April 16, 2018

Rome. October, 1980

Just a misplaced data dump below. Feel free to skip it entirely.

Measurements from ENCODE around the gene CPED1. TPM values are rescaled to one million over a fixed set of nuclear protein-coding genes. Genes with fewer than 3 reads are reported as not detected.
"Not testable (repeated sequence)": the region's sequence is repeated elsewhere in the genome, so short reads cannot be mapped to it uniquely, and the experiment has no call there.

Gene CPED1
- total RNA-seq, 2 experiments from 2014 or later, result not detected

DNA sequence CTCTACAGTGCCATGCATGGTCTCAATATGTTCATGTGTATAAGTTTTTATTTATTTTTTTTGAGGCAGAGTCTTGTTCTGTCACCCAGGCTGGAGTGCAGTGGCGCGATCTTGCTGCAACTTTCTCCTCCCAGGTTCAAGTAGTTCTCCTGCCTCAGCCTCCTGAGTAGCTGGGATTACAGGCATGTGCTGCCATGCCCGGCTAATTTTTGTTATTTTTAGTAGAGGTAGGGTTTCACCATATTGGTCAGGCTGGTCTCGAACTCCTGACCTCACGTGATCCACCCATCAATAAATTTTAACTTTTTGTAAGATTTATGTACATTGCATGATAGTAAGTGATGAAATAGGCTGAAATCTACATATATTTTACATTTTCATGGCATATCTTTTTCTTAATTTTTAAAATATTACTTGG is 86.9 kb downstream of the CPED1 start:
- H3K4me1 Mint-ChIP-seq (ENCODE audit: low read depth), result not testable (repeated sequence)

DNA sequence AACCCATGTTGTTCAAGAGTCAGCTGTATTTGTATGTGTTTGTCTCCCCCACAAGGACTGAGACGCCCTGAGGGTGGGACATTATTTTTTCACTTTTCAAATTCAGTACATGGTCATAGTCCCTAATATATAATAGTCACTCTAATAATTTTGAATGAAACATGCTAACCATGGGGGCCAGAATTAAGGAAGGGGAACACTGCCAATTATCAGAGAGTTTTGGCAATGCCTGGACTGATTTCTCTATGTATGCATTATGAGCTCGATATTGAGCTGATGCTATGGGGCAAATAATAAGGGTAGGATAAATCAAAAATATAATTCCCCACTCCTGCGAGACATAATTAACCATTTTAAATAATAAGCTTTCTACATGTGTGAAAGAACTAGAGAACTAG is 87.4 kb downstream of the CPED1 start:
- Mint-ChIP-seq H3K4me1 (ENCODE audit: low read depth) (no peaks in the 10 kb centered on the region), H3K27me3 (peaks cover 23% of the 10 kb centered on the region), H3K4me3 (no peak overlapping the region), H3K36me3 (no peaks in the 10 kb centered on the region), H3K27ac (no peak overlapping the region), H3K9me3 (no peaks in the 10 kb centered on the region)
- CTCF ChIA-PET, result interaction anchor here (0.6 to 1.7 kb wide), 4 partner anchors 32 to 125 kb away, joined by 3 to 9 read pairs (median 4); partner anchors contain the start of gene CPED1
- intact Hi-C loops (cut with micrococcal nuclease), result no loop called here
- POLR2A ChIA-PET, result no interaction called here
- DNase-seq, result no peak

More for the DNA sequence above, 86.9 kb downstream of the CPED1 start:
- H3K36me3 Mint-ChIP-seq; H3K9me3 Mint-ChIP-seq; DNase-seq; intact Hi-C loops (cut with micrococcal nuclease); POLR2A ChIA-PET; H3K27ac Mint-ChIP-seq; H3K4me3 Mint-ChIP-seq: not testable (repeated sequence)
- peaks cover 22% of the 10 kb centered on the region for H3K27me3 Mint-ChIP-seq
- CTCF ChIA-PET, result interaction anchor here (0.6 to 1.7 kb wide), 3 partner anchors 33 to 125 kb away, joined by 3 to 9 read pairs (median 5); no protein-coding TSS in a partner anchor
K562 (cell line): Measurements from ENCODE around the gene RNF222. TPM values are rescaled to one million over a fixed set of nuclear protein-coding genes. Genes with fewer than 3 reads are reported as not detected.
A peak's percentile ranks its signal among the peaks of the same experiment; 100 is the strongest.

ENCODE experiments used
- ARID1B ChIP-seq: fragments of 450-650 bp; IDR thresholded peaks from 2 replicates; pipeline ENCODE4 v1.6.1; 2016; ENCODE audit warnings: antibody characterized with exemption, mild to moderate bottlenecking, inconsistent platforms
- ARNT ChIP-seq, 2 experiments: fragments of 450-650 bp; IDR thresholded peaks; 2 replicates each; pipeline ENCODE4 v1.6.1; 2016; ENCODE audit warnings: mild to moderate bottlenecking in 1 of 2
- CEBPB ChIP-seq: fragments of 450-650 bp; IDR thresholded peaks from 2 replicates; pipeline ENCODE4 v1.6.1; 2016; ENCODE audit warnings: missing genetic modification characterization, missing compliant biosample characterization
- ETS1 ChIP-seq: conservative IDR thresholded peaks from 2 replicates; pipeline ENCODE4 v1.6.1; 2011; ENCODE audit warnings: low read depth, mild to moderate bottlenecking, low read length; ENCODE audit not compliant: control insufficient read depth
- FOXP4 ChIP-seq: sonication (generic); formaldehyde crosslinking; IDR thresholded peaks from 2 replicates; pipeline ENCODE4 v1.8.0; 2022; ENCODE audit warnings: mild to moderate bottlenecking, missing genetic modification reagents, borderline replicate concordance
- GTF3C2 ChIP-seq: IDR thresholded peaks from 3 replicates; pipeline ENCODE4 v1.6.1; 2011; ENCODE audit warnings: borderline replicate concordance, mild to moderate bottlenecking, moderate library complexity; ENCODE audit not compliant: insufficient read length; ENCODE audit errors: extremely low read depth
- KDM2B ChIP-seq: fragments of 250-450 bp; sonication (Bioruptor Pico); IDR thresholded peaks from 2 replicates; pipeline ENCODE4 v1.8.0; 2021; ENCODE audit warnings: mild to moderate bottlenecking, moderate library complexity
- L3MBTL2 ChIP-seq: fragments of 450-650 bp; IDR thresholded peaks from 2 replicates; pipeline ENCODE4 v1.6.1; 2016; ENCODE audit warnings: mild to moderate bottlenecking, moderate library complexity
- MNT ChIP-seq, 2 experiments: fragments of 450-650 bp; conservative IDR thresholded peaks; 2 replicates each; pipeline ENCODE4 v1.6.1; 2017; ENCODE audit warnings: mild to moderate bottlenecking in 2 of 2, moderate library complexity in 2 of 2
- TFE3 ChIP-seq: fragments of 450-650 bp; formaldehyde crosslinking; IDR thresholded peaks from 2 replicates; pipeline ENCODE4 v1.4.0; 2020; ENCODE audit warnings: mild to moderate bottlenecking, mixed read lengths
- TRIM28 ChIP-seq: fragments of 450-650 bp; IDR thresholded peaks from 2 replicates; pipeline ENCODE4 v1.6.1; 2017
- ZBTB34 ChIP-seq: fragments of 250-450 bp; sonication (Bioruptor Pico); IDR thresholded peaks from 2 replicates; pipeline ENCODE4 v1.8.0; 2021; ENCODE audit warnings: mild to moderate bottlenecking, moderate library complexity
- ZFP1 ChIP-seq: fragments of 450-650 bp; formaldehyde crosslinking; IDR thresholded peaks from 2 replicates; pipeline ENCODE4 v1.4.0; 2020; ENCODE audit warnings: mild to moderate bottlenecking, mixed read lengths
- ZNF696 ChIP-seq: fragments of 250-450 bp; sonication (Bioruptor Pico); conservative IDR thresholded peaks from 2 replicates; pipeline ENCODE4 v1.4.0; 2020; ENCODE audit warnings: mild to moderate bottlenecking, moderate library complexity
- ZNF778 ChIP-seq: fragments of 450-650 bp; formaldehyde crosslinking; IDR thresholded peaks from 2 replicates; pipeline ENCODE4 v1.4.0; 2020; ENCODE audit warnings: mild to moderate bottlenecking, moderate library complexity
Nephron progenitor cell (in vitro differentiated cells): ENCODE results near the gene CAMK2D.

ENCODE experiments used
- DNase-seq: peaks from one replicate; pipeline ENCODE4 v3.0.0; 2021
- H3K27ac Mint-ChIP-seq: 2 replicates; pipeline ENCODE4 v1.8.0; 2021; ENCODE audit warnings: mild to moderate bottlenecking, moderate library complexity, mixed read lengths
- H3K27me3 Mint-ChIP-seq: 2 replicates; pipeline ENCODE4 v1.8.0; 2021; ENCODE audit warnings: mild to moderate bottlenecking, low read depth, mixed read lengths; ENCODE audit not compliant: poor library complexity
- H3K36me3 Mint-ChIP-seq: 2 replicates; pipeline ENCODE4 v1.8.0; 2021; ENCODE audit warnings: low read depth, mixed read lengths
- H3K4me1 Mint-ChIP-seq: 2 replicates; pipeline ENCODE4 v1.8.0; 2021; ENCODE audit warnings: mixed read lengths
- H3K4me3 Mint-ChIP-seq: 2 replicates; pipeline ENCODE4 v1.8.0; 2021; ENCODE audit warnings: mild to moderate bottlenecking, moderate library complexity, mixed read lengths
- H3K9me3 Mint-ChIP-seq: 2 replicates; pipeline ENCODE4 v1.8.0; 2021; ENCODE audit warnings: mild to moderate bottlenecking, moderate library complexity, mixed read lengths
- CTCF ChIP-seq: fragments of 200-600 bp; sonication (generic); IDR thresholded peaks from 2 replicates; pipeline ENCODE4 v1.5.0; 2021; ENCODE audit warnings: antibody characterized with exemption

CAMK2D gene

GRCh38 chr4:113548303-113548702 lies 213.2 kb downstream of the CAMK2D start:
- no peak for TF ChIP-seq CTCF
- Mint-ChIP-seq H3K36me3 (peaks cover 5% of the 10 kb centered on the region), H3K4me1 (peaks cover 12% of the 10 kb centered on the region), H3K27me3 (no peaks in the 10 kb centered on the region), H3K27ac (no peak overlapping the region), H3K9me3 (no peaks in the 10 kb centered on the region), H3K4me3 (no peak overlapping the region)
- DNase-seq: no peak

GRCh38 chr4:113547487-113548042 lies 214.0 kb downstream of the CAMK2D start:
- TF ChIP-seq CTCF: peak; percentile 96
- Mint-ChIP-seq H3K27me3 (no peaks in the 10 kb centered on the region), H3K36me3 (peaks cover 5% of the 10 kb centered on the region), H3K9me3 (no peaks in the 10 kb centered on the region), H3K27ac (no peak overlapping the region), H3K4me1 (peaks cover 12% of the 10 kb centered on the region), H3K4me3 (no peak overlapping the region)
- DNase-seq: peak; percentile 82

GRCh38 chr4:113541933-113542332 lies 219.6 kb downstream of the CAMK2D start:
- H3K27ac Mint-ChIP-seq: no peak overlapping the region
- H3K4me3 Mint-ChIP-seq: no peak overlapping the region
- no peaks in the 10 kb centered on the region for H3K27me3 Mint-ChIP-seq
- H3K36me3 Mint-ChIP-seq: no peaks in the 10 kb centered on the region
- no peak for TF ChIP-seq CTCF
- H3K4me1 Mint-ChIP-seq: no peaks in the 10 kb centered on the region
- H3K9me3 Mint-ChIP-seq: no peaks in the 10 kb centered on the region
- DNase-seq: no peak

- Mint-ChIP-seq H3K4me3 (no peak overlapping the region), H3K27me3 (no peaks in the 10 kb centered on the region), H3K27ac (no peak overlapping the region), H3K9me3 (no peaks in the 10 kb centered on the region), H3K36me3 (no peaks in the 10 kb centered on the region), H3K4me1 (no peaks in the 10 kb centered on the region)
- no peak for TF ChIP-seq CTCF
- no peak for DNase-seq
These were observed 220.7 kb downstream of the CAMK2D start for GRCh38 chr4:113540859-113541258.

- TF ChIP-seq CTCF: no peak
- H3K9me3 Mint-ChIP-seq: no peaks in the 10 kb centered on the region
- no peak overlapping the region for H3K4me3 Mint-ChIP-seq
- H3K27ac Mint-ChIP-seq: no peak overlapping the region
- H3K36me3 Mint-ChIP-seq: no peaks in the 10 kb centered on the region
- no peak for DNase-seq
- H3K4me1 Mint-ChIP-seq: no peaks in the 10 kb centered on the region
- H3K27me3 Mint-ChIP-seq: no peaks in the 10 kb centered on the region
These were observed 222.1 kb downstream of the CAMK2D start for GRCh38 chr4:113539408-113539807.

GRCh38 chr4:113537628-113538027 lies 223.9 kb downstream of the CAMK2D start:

The first time I went to Rome, I was shocked when I saw SPQR on buildings, on municipal trash barrels, on manhole covers like this one. I’d always associated these imperial initials only with the glory that was the early Roman Republic, with the Caesars, Marc Antony, Nero, Spartacus. Senatus Populusque Romanus, the senate and people of Rome. It appears on ancient coins, monuments and on the standards of Roman legions. (My friend Janet’s mother had it as her vanity license plate years ago, which might tell you something about the woman’s parenting style.) Who knew that it still existed, still meant the same thing in the 20th century? I was also shocked to see that this cover was made in Florence, a longtime Roman rival in the fields of politics, culture and sport. So it came as less of a surprise when a Tuscan friend told me that many in the north of Italy translate SPQR as Sono porchi questi Romani. “What pigs these Romans are!” Nice.

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